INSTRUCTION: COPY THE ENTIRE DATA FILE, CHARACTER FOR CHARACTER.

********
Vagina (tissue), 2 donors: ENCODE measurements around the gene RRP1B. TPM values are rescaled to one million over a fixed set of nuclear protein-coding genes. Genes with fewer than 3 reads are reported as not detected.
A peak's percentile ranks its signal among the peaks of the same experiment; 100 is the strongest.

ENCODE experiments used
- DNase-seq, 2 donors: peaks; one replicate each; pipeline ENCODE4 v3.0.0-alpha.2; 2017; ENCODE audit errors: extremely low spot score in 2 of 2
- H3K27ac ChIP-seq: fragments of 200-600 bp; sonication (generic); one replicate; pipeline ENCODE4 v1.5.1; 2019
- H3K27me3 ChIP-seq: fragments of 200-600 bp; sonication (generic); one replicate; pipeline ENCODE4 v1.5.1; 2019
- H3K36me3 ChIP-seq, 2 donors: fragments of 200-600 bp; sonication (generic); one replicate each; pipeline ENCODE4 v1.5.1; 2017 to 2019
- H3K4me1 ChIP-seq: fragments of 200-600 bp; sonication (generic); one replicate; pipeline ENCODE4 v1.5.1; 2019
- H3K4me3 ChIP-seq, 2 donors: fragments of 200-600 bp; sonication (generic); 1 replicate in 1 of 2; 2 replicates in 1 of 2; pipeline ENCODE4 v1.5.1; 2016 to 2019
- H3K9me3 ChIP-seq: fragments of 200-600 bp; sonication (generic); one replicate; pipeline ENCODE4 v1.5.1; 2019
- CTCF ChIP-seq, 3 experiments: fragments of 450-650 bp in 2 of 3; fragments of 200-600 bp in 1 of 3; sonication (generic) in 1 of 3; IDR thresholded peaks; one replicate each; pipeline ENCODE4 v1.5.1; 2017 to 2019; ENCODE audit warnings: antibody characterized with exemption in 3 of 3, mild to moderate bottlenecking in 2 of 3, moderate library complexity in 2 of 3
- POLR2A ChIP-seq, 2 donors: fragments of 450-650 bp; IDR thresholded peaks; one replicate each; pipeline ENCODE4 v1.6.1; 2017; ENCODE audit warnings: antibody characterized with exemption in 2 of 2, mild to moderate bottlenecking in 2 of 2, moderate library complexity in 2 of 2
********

Vagina (tissue), 2 donors: ENCODE measurements around the gene RRP1B. TPM values are rescaled to one million over a fixed set of nuclear protein-coding genes. Genes with fewer than 3 reads are reported as not detected.
A peak's percentile ranks its signal among the peaks of the same experiment; 100 is the strongest.

ENCODE experiments used
- DNase-seq, 2 donors: peaks; one replicate each; pipeline ENCODE4 v3.0.0-alpha.2; 2017; ENCODE audit errors: extremely low spot score in 2 of 2
- H3K27ac ChIP-seq: fragments of 200-600 bp; sonication (generic); one replicate; pipeline ENCODE4 v1.5.1; 2019
- H3K27me3 ChIP-seq: fragments of 200-600 bp; sonication (generic); one replicate; pipeline ENCODE4 v1.5.1; 2019
- H3K36me3 ChIP-seq, 2 donors: fragments of 200-600 bp; sonication (generic); one replicate each; pipeline ENCODE4 v1.5.1; 2017 to 2019
- H3K4me1 ChIP-seq: fragments of 200-600 bp; sonication (generic); one replicate; pipeline ENCODE4 v1.5.1; 2019
- H3K4me3 ChIP-seq, 2 donors: fragments of 200-600 bp; sonication (generic); 1 replicate in 1 of 2; 2 replicates in 1 of 2; pipeline ENCODE4 v1.5.1; 2016 to 2019
- H3K9me3 ChIP-seq: fragments of 200-600 bp; sonication (generic); one replicate; pipeline ENCODE4 v1.5.1; 2019
- CTCF ChIP-seq, 3 experiments: fragments of 450-650 bp in 2 of 3; fragments of 200-600 bp in 1 of 3; sonication (generic) in 1 of 3; IDR thresholded peaks; one replicate each; pipeline ENCODE4 v1.5.1; 2017 to 2019; ENCODE audit warnings: antibody characterized with exemption in 3 of 3, mild to moderate bottlenecking in 2 of 3, moderate library complexity in 2 of 3
- POLR2A ChIP-seq, 2 donors: fragments of 450-650 bp; IDR thresholded peaks; one replicate each; pipeline ENCODE4 v1.6.1; 2017; ENCODE audit warnings: antibody characterized with exemption in 2 of 2, mild to moderate bottlenecking in 2 of 2, moderate library complexity in 2 of 2